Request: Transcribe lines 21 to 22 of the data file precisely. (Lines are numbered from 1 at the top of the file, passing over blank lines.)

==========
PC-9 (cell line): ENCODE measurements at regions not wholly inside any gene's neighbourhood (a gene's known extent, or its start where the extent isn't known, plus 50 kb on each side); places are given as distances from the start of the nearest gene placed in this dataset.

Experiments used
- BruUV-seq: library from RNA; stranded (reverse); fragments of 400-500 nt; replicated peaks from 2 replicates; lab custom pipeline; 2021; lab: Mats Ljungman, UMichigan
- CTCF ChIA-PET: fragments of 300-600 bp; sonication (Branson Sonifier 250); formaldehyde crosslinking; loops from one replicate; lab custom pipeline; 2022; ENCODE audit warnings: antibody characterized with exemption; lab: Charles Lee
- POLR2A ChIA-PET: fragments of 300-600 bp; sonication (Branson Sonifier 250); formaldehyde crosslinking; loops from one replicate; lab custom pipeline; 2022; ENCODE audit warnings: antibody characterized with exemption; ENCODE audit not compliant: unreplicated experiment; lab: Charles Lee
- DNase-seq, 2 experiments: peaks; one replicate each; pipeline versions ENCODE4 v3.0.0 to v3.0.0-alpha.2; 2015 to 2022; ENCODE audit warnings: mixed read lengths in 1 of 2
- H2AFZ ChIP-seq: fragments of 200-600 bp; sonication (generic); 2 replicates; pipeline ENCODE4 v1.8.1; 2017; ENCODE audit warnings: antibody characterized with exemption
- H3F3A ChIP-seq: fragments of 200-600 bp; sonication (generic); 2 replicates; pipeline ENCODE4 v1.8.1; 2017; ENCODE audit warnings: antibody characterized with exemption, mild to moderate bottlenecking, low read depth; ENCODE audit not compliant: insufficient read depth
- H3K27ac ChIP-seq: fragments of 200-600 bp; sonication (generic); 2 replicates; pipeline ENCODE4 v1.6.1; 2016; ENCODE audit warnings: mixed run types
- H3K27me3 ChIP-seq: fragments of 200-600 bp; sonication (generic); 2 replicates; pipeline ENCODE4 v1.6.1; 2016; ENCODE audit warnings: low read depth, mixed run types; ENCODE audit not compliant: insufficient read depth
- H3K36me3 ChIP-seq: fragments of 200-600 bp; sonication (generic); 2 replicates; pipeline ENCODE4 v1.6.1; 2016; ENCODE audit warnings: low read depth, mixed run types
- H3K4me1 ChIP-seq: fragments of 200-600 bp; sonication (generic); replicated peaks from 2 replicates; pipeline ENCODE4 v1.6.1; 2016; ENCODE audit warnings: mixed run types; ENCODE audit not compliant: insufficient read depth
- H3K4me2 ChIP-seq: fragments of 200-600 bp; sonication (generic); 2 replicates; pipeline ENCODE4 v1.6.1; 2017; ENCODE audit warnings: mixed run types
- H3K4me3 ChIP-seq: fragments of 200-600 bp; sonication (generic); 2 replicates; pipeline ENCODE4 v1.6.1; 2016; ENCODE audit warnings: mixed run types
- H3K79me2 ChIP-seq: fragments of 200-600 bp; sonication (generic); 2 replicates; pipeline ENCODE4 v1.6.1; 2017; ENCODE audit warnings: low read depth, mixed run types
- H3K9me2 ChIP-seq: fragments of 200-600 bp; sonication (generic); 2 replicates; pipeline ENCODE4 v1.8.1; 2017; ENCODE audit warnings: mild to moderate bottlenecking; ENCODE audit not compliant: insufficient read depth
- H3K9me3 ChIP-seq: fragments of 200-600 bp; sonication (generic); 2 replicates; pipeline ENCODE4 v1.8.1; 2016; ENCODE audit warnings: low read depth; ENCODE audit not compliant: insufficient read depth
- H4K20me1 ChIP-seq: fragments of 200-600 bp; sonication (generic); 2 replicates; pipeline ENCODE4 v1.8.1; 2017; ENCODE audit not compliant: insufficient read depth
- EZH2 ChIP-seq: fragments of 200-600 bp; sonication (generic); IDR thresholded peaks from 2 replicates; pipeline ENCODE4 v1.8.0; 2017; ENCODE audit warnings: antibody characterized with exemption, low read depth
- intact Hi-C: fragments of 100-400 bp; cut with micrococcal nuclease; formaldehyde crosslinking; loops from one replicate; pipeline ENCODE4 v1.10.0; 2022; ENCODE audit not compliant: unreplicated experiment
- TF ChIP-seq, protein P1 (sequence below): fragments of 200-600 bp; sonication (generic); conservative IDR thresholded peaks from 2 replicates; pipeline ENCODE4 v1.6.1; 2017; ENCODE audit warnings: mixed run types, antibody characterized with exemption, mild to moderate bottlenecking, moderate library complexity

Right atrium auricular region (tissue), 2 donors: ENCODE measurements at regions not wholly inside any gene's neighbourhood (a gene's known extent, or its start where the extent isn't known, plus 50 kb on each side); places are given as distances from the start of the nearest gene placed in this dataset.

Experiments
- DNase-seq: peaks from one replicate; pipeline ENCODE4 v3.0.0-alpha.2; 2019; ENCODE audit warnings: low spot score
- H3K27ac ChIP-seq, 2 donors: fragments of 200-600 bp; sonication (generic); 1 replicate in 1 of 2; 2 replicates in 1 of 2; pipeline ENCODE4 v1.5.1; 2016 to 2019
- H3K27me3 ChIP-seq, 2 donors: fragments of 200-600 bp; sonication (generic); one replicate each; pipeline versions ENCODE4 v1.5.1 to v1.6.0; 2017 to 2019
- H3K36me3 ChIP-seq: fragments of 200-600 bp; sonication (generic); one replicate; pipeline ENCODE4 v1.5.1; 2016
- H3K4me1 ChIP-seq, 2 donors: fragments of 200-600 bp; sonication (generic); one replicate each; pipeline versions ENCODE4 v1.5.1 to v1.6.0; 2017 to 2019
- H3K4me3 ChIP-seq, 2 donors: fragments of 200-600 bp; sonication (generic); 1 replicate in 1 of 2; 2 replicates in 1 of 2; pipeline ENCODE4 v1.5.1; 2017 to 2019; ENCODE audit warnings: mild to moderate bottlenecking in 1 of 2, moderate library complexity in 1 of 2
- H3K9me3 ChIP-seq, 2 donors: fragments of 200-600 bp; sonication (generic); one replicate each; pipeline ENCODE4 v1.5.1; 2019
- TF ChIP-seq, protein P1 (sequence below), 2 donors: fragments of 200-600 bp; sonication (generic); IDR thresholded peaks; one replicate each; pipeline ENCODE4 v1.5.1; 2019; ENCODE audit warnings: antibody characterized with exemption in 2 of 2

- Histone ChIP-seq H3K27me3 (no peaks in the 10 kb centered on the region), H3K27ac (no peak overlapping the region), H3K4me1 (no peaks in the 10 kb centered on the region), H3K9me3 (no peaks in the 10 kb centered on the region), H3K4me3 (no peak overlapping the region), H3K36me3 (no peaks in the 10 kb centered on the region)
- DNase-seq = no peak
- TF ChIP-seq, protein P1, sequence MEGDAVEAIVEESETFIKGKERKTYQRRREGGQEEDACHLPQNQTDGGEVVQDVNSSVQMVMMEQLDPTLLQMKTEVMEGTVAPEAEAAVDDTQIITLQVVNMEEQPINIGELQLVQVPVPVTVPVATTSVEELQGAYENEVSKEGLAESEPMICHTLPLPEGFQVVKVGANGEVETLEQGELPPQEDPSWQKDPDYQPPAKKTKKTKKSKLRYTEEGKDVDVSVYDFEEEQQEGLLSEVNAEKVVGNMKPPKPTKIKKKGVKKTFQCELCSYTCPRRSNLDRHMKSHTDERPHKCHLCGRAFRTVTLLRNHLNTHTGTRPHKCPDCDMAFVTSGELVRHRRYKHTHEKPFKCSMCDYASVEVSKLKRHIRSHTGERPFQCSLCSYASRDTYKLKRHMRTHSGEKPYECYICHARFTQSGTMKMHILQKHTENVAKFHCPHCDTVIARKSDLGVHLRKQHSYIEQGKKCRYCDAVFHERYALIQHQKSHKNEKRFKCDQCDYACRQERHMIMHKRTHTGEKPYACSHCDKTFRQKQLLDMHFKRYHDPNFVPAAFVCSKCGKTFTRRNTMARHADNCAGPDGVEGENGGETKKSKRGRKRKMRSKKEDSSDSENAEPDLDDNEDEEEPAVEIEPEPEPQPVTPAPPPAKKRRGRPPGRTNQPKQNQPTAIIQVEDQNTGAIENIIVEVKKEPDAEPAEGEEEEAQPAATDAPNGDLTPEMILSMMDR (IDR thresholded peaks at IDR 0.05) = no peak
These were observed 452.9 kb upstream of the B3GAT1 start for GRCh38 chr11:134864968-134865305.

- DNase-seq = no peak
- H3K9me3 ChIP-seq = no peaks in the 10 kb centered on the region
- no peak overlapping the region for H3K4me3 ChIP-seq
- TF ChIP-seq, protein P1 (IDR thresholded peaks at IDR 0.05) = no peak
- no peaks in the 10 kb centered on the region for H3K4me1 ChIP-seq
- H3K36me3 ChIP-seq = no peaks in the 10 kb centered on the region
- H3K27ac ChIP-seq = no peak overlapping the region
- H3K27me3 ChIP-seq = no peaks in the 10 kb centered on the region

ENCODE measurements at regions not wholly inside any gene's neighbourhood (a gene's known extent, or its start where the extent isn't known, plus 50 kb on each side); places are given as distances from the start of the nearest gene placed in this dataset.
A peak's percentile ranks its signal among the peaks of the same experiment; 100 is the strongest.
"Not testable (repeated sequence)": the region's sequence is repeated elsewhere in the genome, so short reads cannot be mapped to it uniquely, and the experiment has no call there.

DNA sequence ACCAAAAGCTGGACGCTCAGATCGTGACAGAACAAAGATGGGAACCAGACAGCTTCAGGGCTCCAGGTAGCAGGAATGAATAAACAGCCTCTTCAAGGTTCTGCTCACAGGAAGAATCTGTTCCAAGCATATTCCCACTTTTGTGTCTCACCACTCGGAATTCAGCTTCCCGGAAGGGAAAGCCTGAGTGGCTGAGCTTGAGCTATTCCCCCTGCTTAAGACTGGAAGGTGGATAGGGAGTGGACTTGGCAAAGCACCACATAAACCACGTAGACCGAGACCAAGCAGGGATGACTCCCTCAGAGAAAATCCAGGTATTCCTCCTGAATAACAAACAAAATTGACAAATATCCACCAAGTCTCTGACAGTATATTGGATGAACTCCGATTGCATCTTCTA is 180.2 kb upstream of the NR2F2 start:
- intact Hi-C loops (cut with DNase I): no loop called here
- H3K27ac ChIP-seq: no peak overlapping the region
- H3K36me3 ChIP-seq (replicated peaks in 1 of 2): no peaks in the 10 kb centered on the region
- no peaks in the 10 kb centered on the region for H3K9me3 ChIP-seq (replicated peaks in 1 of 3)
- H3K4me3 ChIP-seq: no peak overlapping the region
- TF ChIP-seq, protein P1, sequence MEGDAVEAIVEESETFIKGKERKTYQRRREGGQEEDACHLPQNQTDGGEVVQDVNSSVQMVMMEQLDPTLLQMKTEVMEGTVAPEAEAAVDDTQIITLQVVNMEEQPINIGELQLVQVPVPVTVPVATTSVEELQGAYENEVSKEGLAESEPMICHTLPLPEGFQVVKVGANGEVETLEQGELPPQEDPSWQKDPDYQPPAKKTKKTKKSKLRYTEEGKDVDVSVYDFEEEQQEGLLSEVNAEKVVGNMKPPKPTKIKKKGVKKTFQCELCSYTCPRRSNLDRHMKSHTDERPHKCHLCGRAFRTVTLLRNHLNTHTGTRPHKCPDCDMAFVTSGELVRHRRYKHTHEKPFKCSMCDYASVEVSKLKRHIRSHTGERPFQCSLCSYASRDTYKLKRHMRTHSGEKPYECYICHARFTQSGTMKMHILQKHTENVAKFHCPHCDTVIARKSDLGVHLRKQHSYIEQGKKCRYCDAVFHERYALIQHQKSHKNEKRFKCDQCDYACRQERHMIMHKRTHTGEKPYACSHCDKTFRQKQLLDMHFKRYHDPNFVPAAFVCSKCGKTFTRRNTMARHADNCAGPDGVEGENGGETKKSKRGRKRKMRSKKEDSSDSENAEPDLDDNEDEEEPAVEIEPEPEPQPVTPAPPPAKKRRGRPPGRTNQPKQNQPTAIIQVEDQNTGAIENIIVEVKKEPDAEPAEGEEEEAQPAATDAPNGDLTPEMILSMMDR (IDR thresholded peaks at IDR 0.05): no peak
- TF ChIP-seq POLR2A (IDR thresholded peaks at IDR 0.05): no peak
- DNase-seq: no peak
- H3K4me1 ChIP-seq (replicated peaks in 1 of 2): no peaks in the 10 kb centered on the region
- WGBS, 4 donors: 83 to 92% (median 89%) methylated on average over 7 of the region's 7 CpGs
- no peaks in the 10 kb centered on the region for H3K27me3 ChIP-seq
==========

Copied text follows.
- TF ChIP-seq, protein P1 (sequence below): fragments of 200-600 bp; sonication (generic); conservative IDR thresholded peaks from 2 replicates; pipeline ENCODE4 v1.6.1; 2017; ENCODE audit warnings: mixed run types, antibody characterized with exemption, mild to moderate bottlenecking, moderate library complexity

Right atrium auricular region (tissue), 2 donors: ENCODE measurements at regions not wholly inside any gene's neighbourhood (a gene's known extent, or its start where the extent isn't known, plus 50 kb on each side); places are given as distances from the start of the nearest gene placed in this dataset.